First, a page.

Marine accident round-up : 17th January 2024

Arch is the lead marine war insurer for the St Nikolas (ex Suez Rajan), an oil tanker seized by Iran in the Gulf of Oman last week, with an estimated hull cover of $50m, reports the Insider.

UK based oil major Shell on Tuesday January 16th became the latest to suspend all of its shipments through the Red Sea indefinitely, according to the Wall Street Journal.

Carmaker Suzuki said production would be halted at its Esztergom plant in Hungary from January 15th to 21st  as the Red Sea attacks had delayed the arrival of Japanese-made engines.

A fire broke out in the engine room of passenger/vehicle RoRo Bastia (IMO 7351082) on January 11th shortly after 07:00 local time at the port of Piombino, Italy. The fire was caused by a diesel leak from one of the three generators which caught fire and then also set on fire the area of the general power supply cables, triggering a system blackout. The ship’s own firefighting team intervened first before the arrival of the Piombino fire brigade, and the fire was extinguished after about an hour. The vessel, moored at the Trieste quay, was out of general scheduled service and only conducting routes on an occasional basis. There were no injuries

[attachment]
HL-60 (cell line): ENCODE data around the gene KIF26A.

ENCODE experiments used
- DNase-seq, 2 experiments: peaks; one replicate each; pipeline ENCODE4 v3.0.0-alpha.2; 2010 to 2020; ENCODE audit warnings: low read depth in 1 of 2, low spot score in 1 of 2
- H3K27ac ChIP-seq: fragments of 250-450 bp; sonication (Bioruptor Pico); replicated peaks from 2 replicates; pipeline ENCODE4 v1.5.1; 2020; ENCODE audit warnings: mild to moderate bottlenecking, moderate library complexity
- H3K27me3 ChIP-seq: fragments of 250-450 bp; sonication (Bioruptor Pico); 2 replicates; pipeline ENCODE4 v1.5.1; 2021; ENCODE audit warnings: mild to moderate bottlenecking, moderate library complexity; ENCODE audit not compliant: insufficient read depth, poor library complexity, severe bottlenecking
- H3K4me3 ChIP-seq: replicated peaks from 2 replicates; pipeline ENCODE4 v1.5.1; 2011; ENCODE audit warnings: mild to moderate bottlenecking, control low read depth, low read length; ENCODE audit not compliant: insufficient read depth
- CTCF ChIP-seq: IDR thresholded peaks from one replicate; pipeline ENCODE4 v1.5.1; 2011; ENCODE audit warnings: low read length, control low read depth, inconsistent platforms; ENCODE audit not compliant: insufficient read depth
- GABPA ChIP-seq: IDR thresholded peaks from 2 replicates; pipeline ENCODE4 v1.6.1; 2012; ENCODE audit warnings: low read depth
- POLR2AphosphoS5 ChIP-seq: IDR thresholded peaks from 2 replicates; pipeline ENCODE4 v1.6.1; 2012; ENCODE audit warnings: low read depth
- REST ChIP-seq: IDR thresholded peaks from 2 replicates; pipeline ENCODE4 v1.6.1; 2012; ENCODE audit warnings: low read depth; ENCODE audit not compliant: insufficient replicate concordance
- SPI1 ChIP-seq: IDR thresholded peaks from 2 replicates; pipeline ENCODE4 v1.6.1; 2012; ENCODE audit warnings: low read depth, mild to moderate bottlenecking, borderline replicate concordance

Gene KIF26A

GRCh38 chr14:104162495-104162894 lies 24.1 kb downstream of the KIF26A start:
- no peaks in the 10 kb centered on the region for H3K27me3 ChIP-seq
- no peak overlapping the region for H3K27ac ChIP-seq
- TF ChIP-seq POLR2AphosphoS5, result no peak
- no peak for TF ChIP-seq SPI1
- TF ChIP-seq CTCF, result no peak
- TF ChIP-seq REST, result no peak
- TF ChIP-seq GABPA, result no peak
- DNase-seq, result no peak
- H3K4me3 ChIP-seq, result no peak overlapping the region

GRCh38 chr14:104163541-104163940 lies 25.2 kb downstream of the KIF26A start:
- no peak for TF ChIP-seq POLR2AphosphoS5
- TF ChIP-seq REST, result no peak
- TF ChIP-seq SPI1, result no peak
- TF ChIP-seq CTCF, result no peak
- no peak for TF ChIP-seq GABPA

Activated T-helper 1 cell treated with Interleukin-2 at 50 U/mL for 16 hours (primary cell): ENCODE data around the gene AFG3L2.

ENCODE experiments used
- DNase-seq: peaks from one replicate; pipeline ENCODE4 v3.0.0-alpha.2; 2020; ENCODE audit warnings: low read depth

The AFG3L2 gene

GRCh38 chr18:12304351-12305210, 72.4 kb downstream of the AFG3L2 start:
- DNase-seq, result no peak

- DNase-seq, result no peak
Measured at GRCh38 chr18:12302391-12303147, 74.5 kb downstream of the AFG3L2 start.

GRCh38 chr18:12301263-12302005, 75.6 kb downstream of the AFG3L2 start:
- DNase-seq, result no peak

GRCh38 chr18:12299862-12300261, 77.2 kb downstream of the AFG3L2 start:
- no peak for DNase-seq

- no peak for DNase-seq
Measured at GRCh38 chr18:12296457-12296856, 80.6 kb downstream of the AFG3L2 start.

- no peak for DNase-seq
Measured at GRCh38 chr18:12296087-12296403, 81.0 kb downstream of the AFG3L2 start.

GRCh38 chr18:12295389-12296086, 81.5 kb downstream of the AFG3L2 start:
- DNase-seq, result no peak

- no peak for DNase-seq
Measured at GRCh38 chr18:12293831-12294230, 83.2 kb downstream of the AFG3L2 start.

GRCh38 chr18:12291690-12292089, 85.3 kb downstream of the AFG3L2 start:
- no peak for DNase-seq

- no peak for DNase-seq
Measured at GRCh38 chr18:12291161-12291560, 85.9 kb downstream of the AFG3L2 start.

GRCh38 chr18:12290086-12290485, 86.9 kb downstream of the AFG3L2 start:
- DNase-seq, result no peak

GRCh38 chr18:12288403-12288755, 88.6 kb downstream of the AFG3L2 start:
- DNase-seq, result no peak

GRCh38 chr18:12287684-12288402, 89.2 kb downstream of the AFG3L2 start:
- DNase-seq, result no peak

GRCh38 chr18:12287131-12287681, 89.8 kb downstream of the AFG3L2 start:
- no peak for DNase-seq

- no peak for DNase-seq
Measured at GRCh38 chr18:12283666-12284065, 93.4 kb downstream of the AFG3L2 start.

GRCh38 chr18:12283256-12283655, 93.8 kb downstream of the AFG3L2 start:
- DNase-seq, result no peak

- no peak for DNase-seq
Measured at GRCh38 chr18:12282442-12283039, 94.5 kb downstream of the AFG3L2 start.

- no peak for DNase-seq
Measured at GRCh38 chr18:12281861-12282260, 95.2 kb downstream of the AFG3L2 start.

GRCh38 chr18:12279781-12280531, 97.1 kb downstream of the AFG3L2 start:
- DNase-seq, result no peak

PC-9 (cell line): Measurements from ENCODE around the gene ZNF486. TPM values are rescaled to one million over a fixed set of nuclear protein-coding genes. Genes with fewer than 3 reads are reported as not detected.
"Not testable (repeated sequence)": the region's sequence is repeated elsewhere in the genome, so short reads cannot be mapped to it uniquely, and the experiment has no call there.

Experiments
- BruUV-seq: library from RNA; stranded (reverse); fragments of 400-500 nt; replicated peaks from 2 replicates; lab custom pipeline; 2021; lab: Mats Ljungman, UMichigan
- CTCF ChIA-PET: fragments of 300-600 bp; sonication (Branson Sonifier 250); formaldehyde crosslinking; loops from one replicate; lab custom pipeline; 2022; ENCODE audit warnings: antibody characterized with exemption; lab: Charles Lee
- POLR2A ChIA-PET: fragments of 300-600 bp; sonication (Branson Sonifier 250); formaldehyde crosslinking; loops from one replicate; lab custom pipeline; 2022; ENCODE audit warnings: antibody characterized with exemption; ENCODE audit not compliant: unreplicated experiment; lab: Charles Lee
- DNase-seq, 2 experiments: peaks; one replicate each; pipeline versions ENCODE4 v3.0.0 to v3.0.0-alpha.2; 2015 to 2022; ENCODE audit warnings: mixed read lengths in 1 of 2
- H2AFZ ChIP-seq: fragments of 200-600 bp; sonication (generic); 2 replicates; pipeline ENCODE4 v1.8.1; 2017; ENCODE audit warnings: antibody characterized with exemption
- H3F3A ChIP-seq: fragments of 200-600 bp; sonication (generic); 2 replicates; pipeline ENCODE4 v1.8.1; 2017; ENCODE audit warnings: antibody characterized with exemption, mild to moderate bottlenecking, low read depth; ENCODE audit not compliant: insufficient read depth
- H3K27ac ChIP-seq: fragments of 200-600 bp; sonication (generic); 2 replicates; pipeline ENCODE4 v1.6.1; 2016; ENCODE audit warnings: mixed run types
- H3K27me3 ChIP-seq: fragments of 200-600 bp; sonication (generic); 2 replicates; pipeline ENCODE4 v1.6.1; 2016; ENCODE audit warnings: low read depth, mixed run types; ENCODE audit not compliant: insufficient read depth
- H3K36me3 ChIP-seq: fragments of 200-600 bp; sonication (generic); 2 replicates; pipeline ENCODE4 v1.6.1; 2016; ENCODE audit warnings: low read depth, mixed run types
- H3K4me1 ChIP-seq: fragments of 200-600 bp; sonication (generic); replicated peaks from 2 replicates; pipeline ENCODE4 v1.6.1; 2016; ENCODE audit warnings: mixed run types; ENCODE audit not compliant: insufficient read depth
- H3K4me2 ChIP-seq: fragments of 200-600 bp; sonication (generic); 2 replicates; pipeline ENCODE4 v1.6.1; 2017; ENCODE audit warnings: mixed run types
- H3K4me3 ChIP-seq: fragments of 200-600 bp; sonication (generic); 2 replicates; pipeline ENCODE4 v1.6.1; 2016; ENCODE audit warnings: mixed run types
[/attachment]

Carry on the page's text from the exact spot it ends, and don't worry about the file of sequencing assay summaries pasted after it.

1974-built, Italy-flagged, 2,033 gt Bastia is owned and managed by Moby SpA of Livorno, Italy. It is entered with NorthStandard on behalf of Moby SpA. As of January 14th it was listed as Stopped at Piombino, Italy.

The Sky Ever (IMO 9119048) caused a fuel oil leakage into the port waters of Fukuyama at lunchtime on January 10th while refuelling from a tanker. A small amount of oil (less than seven litres was spilled. The cause of the incident was still under investigation, and the ship remained stationary in the port as of Jan 12.

1995-built, Korea-flagged, 1,595 gt Sky Ever is owned by Daeun Shipping Co Ltd care of manager SK Maritime of Busan, South Korea. As of January 14th it was at anchor at Fukuyama (arrived January 9th).

The Centers for Disease Control and Prevention (CDC) has confirmed an outbreak of norovirus aboard cruise ship Celebrity Constellation (IMO 9192399) during its recent nine-night roundtrip. The ship had set off from Tampa, Florida on January 3rd and returned on January 12th after calling at New Orleans, Cozumel, Belize, and Costa Maya. The vessel had 2,056 passengers on board, with 68 reporting symptoms of vomiting and diarrhoea. That exceeded the 2% threshold mandating a report to the CDC’s Vessel Sanitation Programme. Seven out of 948 crew members reported similar symptoms. Testing confirmed that the outbreak was norovirus, a highly-contagious virus that can lead to gastroenteritis. Immediate sanitation measures were implemented, including enhanced cleaning, and isolating affected individuals. The vessel is now on a 12-night sailing, visiting Grand Cayman, Colombia, Panama, Costa Rica, and Cozumel before returning to Tampa on January 24th.